State of the “Union”
The new Ohio Union at OSU offers an eclectic mix of dining and catering options—with an educational element thrown in.
The new Ohio Union at Ohio State University offers something for nearly everyone on campus—top food quality and variety for students and faculty, state-of-the-art facilities for the dining staff, catering facilities for the community and even an instructional kitchen for the school’s hospitality management students.
The $118 million Union, which opened in March, covers 318,000 square feet and features more than 30 meeting and event rooms. In addition, there are several dining options—in- cluding a diner open 22 hours a day— banquet and performance spaces, an outdoor “Block O” fire pit, state-of-the-art technology and access to twin parking garages.
The new building replaced a stu- dent union that was built in 1951.
“In 1951, not only did they use asbestos but there were steps everywhere, so it was not very easily accessible,” explains Tim Keegstra, associate director of university residences and dining services. The technology in use for electrical, plumbing and air conditioning also was outdated. “We actually had at one point the world’s oldest working air conditioning plant in it. It was in need of renovation.”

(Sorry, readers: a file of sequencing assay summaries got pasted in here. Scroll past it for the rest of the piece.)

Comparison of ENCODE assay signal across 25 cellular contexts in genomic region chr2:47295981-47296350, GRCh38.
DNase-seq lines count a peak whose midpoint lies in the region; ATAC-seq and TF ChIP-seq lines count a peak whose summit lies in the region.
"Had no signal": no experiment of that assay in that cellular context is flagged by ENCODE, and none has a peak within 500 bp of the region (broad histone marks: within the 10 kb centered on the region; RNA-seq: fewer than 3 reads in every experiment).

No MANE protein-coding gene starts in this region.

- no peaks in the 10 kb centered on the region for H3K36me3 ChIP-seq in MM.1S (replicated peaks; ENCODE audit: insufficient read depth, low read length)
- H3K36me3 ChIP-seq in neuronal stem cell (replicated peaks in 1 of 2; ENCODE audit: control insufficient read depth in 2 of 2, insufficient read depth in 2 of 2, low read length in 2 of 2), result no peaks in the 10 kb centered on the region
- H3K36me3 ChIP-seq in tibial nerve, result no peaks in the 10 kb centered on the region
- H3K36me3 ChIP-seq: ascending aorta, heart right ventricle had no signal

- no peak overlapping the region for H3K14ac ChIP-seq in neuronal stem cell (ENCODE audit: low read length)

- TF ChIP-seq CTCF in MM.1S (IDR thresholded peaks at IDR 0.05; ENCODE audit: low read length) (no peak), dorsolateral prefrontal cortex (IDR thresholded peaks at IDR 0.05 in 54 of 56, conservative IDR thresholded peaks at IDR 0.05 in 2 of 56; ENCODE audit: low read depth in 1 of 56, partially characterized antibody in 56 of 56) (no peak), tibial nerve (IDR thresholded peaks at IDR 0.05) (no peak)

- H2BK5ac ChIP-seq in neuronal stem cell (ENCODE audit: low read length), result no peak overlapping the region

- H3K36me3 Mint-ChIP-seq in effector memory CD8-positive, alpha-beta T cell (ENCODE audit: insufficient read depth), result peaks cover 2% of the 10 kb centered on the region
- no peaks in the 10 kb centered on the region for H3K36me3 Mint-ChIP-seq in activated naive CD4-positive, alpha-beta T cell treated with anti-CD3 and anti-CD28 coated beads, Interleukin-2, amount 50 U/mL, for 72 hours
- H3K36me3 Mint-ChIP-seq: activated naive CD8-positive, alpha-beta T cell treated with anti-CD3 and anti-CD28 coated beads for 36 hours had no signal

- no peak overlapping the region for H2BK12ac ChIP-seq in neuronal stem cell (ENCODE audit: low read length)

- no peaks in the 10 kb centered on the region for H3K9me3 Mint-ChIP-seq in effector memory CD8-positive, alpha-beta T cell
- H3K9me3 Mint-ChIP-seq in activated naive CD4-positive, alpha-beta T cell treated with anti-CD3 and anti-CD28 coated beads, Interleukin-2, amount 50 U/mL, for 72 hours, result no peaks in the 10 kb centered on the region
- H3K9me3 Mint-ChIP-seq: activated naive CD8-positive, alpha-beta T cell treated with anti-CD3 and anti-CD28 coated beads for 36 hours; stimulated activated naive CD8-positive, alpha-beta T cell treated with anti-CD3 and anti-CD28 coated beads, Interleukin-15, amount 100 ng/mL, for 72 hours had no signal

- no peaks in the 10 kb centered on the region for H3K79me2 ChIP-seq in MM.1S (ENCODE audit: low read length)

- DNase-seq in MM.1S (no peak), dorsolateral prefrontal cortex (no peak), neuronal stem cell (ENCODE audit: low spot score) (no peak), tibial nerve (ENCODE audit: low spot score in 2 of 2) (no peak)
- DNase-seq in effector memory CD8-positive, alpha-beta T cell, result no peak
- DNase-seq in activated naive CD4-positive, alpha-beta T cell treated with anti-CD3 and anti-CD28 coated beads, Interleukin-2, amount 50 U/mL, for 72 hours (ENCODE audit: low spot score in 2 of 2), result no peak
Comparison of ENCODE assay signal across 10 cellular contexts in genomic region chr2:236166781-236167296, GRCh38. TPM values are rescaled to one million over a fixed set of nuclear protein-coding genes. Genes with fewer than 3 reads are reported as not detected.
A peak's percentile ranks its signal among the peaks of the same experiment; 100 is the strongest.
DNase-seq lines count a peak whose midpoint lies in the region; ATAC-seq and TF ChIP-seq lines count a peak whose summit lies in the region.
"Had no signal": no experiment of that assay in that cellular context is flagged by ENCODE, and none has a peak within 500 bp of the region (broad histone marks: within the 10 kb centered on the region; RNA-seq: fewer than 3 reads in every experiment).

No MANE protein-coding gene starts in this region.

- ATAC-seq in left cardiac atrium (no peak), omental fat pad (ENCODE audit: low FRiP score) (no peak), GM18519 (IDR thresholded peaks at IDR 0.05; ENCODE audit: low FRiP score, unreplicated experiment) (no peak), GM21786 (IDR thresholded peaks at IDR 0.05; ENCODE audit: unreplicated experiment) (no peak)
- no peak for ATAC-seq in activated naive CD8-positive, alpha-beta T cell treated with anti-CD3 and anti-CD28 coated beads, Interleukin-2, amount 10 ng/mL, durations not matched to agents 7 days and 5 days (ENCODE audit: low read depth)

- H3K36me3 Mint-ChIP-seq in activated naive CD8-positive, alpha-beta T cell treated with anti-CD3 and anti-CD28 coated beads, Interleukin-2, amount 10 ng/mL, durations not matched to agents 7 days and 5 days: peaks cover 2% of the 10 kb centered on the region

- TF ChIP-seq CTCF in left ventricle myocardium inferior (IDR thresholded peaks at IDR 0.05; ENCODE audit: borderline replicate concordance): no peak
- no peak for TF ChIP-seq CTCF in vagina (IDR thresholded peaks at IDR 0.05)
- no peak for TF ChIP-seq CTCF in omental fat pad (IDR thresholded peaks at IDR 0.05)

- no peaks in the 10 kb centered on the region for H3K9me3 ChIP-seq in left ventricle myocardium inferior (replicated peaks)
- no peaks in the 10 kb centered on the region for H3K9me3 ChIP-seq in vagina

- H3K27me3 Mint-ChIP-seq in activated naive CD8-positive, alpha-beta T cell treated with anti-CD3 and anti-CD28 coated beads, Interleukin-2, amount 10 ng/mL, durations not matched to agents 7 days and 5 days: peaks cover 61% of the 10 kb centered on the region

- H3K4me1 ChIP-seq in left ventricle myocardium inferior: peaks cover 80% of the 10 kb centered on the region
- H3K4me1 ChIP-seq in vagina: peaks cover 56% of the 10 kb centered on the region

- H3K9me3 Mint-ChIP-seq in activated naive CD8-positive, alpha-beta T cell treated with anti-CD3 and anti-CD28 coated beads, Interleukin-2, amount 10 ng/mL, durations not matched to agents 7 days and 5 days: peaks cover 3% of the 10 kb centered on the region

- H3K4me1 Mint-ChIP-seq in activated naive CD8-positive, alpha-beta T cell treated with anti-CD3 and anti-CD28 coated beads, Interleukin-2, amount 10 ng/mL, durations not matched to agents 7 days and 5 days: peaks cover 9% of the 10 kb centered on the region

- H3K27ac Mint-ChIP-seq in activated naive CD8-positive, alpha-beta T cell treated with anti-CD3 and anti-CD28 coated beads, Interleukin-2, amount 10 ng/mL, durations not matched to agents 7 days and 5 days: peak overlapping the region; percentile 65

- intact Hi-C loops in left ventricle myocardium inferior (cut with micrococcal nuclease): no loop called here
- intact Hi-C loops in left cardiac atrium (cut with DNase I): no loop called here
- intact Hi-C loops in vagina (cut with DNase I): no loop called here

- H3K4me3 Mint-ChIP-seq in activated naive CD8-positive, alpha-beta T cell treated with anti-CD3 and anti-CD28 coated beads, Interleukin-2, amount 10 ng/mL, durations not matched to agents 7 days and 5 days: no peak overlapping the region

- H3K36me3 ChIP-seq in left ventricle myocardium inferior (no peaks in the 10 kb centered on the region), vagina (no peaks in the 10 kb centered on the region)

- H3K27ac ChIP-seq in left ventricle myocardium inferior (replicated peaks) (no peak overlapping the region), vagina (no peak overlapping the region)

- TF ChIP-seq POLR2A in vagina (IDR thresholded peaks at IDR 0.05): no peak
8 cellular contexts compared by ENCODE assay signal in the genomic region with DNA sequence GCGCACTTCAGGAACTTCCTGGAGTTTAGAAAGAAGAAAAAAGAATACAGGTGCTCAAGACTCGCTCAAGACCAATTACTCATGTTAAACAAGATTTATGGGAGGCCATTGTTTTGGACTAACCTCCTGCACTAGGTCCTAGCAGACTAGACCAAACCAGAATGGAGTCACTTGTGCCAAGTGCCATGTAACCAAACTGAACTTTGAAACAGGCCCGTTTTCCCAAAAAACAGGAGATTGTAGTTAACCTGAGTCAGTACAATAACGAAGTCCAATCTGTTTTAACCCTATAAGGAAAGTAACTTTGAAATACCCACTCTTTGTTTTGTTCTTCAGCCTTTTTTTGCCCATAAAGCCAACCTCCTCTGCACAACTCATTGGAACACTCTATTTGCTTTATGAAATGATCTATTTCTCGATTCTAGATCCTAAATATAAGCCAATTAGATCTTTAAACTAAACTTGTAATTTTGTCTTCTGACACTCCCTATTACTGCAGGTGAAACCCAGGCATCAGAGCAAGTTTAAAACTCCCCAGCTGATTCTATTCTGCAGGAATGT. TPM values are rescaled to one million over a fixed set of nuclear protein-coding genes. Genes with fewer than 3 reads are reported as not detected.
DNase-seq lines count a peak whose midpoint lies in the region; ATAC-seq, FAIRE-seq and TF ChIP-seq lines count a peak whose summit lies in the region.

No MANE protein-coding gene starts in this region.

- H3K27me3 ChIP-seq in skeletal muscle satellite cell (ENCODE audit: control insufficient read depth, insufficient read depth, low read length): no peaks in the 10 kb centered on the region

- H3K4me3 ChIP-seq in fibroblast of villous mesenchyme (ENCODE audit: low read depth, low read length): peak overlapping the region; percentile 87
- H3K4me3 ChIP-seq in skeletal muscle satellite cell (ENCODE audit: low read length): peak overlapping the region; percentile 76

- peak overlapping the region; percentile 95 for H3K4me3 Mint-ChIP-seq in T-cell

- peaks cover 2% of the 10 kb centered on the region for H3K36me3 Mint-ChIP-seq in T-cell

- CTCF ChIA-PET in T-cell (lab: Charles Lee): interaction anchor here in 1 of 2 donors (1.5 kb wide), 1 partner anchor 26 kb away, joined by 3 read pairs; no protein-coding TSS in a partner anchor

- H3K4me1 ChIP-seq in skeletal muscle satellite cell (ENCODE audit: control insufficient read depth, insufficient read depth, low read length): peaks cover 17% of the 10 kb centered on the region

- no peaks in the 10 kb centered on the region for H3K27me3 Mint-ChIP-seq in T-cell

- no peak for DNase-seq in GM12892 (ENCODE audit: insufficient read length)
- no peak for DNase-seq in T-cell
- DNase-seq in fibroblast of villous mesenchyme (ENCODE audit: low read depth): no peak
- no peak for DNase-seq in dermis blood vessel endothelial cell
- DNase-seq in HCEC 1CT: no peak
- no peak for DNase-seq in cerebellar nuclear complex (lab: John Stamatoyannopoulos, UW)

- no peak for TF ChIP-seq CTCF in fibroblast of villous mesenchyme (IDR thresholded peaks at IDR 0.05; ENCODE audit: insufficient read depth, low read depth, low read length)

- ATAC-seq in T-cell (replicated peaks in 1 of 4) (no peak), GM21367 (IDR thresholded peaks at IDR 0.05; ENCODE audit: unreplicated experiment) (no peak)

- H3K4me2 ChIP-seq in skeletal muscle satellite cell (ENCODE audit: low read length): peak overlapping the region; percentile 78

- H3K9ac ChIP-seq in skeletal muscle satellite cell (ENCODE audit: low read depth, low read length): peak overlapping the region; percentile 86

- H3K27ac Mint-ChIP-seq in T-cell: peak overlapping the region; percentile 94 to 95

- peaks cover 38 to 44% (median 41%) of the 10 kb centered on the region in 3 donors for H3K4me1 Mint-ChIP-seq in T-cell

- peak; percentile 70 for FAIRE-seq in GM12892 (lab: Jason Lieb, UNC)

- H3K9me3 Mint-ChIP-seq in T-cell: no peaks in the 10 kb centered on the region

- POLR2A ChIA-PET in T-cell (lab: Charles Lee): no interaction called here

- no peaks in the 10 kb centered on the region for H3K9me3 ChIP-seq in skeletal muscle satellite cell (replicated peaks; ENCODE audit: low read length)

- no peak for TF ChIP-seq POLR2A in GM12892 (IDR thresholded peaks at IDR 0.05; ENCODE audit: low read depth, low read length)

The administration spent a lot of time conducting studies to determine whether the building should be renovated or razed and rebuilt. They found it would cost so much to renovate that they might as well tear it down and start from scratch.
Wide and varied: The building’s main dining venue is the 300-seat Union Market, called the “U.” Its servery features freshly made dishes at a variety of stations. They include:
•A grill called Fired Up, which serves hamburgers, fries, chicken and more;
• Dough-HI-O, a deli concept that includes paninis, wraps and other made-to-order sandwiches;
• Across the Field, which features soups and made-to-order salads; and,